Terrestrial Envenomations in Pediatric Patients: Identification and Management in the Emergency Department (Trauma CME and Pharmacology CME) -
Publication Date: September 2021 (Volume 18, Number 09)
CME Credits: 4 AMA PRA Category 1 Credits™, 4 ACEP Category I Credits, 4 AAP Prescribed Credits, 4 AOA Category 2-A or 2-B Credits. CME expires 09/01/2024.
Specialty CME Credits: Included as part of the 4 credits, this CME activity is eligible for 0.5 Trauma CME and 1 Pharmacology CME credits, subject to your state and institutional approval.
Michael Levine, MD, FACEP, FACMT
Associate Professor of Emergency Medicine, University of California, Los Angeles, Los Angeles, CA
Nathan Friedman, MD
Department of Emergency Medicine, University of California, Los Angeles, Los Angeles, CA
Sing-Yi Feng, MD
Associate Professor, Division of Emergency Medicine, Department of Pediatrics, Medical Toxicologist, North Texas Poison Center, University of Texas Southwestern Medical Center, Dallas, TX
Nicole Gerber, MD
Assistant Professor of Clinical Emergency Medicine and Clinical Pediatrics, Department of Emergency Medicine, Division of Pediatric Emergency Medicine, New York-Presbyterian/Weill Cornell Medical Center, New York, NY
The majority of bites and stings from terrestrial animals are not dangerous. However, due to their smaller size, children may be more susceptible to the effects of venom, and they may experience more-severe envenomation effects than adults. This issue reviews the basic epidemiology and underlying pathophysiology of the bites and stings of spiders, bees and wasps, fire ants, scorpions, snakes, and lizards. Clinical presentations are reviewed, and evidence-based recommendations are provided for management of the envenomated patient. While the pathophysiology and much of the presentation and treatment are similar for both children and adults, there can be subtle differences, which will be highlighted in this review.
An 8-year-old boy presents after a rattlesnake bite on his right ankle...
The boy was hiking with his parents when he was bitten by a rattlesnake. He says the pain began almost instantly.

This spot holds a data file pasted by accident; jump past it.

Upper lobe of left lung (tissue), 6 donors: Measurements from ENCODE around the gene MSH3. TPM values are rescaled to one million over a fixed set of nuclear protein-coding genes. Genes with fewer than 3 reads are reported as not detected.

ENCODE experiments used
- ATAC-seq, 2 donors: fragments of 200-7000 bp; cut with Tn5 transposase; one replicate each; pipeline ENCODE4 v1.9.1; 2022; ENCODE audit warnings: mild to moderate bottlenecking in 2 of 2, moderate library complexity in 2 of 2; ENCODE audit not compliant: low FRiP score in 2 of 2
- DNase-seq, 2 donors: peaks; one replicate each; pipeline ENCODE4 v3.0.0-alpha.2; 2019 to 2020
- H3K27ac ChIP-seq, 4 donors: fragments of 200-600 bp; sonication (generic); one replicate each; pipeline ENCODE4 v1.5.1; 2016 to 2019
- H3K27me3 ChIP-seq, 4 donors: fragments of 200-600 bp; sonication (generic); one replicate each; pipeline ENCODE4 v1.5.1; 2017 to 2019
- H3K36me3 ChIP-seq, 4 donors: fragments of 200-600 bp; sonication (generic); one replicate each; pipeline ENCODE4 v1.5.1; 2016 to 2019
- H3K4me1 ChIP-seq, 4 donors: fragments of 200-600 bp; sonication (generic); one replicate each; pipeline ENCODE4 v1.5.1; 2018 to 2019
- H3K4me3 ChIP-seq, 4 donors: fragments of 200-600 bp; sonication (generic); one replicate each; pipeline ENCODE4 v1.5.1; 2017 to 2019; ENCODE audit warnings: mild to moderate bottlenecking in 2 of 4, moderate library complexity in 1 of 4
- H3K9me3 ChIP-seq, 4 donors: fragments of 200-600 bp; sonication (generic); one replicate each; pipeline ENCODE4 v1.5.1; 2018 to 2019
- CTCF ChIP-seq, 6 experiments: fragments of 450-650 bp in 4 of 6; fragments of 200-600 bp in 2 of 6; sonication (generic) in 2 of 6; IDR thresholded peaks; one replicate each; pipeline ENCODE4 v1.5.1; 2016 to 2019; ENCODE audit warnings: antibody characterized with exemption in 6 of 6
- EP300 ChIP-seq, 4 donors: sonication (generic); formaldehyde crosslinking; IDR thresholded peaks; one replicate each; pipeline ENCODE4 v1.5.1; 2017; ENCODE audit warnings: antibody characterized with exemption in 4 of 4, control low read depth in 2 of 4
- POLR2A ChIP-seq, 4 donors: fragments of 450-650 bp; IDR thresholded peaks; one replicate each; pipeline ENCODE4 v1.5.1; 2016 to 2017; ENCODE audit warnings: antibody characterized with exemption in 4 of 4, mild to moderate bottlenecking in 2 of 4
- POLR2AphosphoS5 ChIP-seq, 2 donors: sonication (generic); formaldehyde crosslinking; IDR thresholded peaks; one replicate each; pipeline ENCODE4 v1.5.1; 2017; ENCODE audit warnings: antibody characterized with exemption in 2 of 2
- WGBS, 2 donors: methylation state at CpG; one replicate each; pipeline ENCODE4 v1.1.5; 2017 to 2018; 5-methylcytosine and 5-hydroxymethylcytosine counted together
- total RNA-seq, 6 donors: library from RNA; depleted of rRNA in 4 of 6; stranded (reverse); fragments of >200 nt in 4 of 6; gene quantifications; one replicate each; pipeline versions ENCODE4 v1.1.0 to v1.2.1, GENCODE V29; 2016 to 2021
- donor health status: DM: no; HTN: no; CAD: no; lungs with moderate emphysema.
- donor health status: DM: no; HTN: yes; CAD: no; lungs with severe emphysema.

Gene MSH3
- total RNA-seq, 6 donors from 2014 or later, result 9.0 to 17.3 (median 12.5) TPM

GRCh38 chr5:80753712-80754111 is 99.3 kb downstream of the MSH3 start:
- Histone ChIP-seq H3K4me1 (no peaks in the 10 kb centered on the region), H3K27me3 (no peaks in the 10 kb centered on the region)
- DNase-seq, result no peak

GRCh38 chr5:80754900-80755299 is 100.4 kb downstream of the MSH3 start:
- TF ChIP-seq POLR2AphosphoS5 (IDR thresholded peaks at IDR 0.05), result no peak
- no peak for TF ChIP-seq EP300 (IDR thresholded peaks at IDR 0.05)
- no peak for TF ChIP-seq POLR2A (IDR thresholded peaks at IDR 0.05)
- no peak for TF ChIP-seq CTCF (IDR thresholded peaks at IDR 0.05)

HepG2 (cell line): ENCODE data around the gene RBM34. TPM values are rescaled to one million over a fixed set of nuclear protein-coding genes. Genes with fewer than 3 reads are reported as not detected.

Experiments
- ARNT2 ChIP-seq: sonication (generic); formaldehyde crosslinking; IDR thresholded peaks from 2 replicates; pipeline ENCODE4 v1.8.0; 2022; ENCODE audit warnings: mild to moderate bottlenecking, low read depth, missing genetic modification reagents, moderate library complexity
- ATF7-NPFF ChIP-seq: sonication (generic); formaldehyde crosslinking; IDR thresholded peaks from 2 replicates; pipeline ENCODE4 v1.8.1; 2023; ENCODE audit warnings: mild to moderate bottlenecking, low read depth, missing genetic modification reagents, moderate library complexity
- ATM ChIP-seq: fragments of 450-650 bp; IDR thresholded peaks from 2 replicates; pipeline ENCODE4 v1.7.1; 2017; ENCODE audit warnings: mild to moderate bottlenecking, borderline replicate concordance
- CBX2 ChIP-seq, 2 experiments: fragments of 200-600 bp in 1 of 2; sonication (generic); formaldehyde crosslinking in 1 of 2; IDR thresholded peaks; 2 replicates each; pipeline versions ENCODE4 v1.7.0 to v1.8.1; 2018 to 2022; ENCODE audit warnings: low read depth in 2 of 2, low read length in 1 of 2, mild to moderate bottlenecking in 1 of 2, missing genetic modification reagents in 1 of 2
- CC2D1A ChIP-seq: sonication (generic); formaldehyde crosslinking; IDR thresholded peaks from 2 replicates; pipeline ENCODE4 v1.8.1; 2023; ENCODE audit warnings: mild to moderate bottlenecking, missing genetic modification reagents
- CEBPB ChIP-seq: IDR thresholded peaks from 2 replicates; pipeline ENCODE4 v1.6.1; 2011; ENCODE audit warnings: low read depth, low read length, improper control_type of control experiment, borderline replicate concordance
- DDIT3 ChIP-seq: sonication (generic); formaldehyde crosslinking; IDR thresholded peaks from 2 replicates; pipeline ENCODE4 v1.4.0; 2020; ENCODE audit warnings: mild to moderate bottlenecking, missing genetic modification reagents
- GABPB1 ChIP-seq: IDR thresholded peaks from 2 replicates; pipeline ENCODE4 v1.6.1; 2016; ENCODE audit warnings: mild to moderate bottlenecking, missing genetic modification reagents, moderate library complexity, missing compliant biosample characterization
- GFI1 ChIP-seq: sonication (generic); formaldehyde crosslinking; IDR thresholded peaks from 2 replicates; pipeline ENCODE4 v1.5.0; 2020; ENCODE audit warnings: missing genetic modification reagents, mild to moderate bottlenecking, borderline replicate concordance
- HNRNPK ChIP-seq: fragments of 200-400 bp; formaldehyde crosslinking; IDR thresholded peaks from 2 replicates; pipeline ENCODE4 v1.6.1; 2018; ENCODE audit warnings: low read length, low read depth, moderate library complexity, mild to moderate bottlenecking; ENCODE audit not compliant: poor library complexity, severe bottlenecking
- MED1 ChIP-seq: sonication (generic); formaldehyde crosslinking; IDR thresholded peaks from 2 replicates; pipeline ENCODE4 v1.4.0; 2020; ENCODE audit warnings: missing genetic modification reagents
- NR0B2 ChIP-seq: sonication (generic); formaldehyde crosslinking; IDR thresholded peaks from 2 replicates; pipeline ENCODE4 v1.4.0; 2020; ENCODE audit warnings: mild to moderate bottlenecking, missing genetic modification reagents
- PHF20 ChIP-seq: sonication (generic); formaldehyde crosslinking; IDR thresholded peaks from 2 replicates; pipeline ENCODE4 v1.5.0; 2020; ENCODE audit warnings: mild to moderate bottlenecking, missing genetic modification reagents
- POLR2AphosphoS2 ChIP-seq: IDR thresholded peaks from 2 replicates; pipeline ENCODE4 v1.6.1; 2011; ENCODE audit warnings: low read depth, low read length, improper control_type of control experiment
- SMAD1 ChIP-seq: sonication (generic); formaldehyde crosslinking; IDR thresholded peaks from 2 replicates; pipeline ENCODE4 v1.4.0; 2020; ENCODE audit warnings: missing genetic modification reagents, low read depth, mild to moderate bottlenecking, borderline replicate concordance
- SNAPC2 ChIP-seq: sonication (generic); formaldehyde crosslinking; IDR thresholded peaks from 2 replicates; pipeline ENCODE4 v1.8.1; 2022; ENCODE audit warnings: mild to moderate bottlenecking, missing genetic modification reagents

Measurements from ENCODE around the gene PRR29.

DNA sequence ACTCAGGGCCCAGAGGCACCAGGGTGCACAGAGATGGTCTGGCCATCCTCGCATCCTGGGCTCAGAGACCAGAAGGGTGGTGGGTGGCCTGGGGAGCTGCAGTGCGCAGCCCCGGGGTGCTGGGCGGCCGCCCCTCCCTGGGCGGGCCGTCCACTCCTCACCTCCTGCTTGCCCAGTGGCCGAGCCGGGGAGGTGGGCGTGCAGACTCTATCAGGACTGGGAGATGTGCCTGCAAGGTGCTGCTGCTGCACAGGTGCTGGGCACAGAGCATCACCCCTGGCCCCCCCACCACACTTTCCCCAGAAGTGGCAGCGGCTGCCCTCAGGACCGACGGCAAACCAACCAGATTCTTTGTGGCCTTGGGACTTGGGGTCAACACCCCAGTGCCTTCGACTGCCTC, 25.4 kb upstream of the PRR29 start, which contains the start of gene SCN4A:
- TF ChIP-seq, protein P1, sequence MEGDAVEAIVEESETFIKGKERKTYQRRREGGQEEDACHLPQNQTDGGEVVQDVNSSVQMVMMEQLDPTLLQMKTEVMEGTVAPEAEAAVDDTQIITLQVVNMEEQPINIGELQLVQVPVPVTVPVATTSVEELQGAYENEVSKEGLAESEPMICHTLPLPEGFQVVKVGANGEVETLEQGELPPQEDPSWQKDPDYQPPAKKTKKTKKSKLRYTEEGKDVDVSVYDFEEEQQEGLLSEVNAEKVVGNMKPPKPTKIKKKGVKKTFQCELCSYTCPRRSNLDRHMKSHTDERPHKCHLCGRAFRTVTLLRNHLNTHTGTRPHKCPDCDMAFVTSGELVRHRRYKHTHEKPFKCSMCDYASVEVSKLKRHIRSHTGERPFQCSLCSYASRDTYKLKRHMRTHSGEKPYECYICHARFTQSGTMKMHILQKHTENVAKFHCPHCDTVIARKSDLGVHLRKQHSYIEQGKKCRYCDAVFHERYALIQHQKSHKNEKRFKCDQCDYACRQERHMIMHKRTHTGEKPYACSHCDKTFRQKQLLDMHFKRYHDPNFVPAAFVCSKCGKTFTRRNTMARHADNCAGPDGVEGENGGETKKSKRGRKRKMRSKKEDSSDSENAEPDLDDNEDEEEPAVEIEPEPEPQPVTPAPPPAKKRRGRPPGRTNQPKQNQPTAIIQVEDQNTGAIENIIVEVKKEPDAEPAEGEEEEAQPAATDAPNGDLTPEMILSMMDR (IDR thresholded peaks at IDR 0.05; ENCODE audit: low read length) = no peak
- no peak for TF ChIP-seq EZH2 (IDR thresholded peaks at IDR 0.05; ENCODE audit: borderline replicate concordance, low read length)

On examination in the ED, he has edema extending from the mid-foot to proximal to the knee. The calf compartments are soft. Ecchymosis is noted as well as oozing from the 2 puncture wounds.
You order laboratory studies and wonder if antivenom administration is warranted.
A 9-year-old girl presents after she felt a “pinch” on her arm while raking leaves...
While en route to the hospital, the girl developed worsening pain at the site and localized sweating over the affected extremity.
In the examination room, the girl is crying, appears to be in great discomfort, and has abdominal cramping. Your examination is notable for a tiny puncture mark surrounded by 2 to 3 cm of erythema over the right arm but minimal edema.
Based on these findings, you are concerned that this is a black widow bite. You recall that there is an antivenom, but you are not sure whether it would be the best choice for this patient.
A 17-month-old boy presents after awakening crying in his crib shortly after midnight...
The boy resides in Arizona and was in his usual state of health when he went to sleep. The parents note that the boy is drooling, flailing all of his extremities, and has “funny” eye movements.
On examination, no bite or sting marks are appreciated.
Based on the findings and the geographical location, you are concerned for scorpion envenomation and wonder how to confirm the diagnosis.
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